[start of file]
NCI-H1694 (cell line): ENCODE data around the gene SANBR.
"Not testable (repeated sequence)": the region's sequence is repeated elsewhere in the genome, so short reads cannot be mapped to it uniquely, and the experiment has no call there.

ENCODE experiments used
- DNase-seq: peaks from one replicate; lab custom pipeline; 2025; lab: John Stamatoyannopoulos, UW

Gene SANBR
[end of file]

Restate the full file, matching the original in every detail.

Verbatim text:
NCI-H1694 (cell line): ENCODE data around the gene SANBR.
"Not testable (repeated sequence)": the region's sequence is repeated elsewhere in the genome, so short reads cannot be mapped to it uniquely, and the experiment has no call there.

ENCODE experiments used
- DNase-seq: peaks from one replicate; lab custom pipeline; 2025; lab: John Stamatoyannopoulos, UW

Gene SANBR